THE USE OF COMMUNAL LAND TENURE SYSTEMS IN

Show simple item record

dc.contributor.author MAMETJA, MADIE ANGELINA
dc.date.accessioned 2011-05-13T10:18:45Z
dc.date.available 2011-05-13T10:18:45Z
dc.date.issued 2011-05-13
dc.identifier.uri http://hdl.handle.net/10539/9757
dc.description MM - P&DM en_US
dc.description.abstract The Department of Land Affairs has been given a constitutional mandate to redistribute 30 per cent of agricultural land from white farmers to black people in South Africa. Since its inception, land reform has been heavily criticized for its failure to produce a new farming class among blacks, for contributing to the current food shortages, and to job losses in the agricultural sector. Government has bought tracts of land for blacks over the past thirteen years, but most of this land is lying fallow. Although a number of reasons are given for the collapse of land reform projects, this research was aimed at gaining a deeper understanding of the contribution of the communal land tenure systems in the form of Communal Property Institutions (CPIs), which are being used by land reform beneficiaries for land-holding and management purposes. Qualitative research methodology was used in the research. Two land reform projects were selected in the Nkangala District of Mpumalanga Province, namely the New Life Kibbutz Communal Trust and the Simangwe Poultry and Distribution cc. The research found that the grant system used by the Department of Land Affairs for land acquisition purposes forced people to mobilize one another into groups of varying sizes in order to get enough grants to pay for the land. This phenomenon is commonly known as ‘rent-a-crowd’. Conflict within these groups is rife, making it difficult for people to work together. Individual rights within the groups are not properly defined and/or understood by the members, making it difficult for them to work the land individually or even to sell their rights. The constitutions for the groups are often poorly drafted and barely understood by the beneficiaries themselves. v Any farmers would be willing to invest in their land if they are able to claim its ownership. Thus, for land reform to work, the manner in which land is held and managed needs to be reviewed en_US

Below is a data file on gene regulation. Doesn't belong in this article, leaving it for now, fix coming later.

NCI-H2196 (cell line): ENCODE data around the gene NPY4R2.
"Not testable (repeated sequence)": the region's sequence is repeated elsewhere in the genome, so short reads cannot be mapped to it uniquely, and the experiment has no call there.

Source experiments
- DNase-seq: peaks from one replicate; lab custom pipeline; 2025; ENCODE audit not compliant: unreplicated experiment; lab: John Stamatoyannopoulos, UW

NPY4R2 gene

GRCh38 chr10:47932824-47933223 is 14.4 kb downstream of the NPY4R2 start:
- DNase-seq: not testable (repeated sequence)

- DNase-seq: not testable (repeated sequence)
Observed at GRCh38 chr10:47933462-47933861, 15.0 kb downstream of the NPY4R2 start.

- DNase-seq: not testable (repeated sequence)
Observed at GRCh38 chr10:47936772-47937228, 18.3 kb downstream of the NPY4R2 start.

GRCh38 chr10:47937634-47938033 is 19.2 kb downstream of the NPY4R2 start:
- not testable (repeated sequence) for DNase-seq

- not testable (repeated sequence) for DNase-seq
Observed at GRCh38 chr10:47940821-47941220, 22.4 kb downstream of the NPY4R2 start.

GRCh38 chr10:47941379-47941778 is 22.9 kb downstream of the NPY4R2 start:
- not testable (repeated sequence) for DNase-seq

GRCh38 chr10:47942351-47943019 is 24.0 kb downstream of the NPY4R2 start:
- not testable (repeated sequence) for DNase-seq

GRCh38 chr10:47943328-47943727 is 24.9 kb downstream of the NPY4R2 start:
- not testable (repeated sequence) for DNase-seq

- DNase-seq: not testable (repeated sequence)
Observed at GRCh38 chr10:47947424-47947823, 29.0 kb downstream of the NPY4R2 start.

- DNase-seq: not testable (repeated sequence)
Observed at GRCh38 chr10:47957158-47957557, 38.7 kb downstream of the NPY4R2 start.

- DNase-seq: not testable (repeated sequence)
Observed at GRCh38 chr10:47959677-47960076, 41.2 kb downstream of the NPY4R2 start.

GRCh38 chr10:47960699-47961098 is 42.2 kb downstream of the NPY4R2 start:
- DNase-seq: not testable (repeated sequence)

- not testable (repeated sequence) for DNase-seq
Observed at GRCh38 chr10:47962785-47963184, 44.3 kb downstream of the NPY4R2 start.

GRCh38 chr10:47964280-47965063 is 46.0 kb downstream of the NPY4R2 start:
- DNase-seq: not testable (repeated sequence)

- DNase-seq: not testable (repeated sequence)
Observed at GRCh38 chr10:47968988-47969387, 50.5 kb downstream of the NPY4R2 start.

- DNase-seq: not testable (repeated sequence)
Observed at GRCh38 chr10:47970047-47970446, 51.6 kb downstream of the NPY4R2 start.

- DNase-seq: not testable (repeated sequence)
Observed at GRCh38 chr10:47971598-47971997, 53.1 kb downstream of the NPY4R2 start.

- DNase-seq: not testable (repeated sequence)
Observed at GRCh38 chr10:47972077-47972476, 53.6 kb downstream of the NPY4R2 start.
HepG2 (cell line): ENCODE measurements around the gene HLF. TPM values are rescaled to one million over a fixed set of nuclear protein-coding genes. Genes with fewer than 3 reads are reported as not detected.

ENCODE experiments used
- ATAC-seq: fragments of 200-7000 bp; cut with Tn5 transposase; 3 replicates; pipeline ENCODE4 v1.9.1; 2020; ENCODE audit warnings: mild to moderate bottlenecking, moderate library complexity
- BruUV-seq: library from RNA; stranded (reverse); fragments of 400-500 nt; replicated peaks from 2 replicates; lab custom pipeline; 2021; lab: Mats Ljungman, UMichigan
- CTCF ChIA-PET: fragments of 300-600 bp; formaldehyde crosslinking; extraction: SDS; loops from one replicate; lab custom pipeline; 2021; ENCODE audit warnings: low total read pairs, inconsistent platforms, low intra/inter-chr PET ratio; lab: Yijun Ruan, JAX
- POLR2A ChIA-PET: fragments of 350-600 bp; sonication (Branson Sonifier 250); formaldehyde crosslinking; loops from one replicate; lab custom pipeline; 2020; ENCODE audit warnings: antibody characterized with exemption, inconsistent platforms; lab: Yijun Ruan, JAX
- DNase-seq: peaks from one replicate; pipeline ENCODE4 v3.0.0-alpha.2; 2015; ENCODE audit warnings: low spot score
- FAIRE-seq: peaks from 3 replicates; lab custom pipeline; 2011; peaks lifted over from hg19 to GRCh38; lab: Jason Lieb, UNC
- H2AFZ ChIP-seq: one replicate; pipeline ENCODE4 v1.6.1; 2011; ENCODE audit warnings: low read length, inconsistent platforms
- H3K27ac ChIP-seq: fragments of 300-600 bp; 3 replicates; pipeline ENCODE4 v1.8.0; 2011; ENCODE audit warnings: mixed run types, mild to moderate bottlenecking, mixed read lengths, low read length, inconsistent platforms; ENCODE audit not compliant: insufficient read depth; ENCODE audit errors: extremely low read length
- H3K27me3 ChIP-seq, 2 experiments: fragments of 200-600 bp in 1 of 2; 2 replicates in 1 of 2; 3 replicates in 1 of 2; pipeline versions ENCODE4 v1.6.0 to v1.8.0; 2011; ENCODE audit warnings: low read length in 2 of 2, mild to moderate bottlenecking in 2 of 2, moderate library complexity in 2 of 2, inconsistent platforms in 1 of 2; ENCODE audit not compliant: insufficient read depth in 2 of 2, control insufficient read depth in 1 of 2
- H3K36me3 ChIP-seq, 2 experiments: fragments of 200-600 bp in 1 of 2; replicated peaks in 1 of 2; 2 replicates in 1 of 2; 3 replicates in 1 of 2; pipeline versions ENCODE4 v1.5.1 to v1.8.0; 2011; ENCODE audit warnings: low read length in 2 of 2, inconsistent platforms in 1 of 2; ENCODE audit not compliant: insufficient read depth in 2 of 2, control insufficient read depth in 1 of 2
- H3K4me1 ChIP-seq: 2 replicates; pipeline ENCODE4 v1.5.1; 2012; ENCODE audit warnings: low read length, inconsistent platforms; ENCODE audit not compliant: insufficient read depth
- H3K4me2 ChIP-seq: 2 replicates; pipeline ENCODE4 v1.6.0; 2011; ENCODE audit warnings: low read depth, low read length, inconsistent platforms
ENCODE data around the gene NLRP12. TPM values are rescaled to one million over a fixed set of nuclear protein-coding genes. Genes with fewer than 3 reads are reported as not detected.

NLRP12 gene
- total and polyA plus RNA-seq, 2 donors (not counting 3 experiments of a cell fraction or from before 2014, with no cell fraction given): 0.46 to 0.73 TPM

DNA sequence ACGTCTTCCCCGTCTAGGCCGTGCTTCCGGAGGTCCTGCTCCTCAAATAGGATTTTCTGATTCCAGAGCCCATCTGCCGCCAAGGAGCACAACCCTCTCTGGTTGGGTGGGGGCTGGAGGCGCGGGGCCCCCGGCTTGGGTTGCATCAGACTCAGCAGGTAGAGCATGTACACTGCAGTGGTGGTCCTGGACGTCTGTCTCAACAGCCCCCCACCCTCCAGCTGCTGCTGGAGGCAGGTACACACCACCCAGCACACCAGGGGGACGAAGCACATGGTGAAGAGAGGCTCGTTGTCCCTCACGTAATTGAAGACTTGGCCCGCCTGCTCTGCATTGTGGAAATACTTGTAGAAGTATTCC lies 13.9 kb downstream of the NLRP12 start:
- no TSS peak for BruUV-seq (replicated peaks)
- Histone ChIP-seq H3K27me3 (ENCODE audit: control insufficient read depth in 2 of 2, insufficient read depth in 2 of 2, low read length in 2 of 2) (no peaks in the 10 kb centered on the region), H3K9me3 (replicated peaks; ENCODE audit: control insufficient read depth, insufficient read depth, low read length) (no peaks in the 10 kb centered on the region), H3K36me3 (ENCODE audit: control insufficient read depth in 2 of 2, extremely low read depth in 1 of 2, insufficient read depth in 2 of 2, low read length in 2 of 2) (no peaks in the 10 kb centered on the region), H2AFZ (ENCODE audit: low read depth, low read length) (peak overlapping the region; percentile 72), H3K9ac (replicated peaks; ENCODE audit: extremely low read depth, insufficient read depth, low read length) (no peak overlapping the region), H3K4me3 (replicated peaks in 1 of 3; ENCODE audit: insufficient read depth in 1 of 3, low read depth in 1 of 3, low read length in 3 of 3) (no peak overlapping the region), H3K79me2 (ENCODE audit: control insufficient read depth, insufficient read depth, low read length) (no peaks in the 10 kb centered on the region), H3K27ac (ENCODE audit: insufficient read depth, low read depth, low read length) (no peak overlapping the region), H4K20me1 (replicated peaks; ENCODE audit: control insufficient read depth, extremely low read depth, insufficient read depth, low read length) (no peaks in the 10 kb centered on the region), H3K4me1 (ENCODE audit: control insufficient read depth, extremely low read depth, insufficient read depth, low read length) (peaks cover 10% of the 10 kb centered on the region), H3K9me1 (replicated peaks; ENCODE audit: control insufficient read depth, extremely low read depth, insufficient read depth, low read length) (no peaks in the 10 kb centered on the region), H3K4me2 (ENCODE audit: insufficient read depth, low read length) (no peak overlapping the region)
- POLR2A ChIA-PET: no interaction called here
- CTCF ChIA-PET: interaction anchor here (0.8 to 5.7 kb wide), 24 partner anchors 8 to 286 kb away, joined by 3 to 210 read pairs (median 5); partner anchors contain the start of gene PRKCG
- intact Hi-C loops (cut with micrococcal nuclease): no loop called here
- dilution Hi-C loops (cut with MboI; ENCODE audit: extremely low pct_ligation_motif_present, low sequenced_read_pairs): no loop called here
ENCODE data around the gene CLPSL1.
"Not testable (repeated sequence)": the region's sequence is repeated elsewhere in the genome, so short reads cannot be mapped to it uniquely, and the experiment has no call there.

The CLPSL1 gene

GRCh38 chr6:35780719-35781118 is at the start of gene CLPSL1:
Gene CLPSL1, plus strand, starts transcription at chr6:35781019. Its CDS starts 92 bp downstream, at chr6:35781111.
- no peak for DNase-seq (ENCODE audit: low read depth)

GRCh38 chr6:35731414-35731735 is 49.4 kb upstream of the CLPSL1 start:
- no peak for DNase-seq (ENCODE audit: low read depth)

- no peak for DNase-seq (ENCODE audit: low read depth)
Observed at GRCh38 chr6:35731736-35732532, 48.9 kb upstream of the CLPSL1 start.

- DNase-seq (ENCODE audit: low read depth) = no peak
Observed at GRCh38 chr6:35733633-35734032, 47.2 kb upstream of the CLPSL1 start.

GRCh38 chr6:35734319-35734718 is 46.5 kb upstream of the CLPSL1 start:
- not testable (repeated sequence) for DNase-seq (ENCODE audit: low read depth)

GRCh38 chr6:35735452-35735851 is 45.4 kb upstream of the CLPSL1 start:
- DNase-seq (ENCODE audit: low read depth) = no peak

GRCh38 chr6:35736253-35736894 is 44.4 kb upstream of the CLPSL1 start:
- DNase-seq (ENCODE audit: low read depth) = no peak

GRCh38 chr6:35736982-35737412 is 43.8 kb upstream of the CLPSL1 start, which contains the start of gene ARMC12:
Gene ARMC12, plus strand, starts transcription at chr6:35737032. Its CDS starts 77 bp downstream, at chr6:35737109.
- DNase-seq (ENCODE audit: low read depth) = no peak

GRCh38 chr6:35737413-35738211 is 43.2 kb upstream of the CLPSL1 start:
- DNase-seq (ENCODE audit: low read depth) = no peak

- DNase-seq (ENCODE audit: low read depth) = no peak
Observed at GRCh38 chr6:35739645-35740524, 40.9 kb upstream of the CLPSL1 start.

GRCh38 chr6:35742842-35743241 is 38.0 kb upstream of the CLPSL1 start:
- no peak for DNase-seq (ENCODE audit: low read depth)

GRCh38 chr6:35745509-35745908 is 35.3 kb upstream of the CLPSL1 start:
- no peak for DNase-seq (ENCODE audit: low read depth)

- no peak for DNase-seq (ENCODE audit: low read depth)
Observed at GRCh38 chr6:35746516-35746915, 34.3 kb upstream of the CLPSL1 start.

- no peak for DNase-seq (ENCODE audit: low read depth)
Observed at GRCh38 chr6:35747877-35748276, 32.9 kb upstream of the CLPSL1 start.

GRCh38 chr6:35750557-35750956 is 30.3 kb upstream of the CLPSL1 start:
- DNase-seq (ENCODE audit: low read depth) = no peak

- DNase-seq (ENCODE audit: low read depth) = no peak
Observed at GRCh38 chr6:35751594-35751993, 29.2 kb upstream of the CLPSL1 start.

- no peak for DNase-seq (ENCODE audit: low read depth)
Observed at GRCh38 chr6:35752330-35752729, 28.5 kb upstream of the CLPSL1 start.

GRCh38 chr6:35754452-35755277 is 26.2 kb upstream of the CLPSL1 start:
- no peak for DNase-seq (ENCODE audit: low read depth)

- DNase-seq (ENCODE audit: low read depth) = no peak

dc.language.iso en en_US
dc.subject Land reform en_US
dc.subject Communal land tenure systems en_US
dc.title THE USE OF COMMUNAL LAND TENURE SYSTEMS IN en_US
dc.type Thesis en_US


Files in this item

This item appears in the following Collection(s)

Show simple item record

Search WIReDSpace


Browse

My Account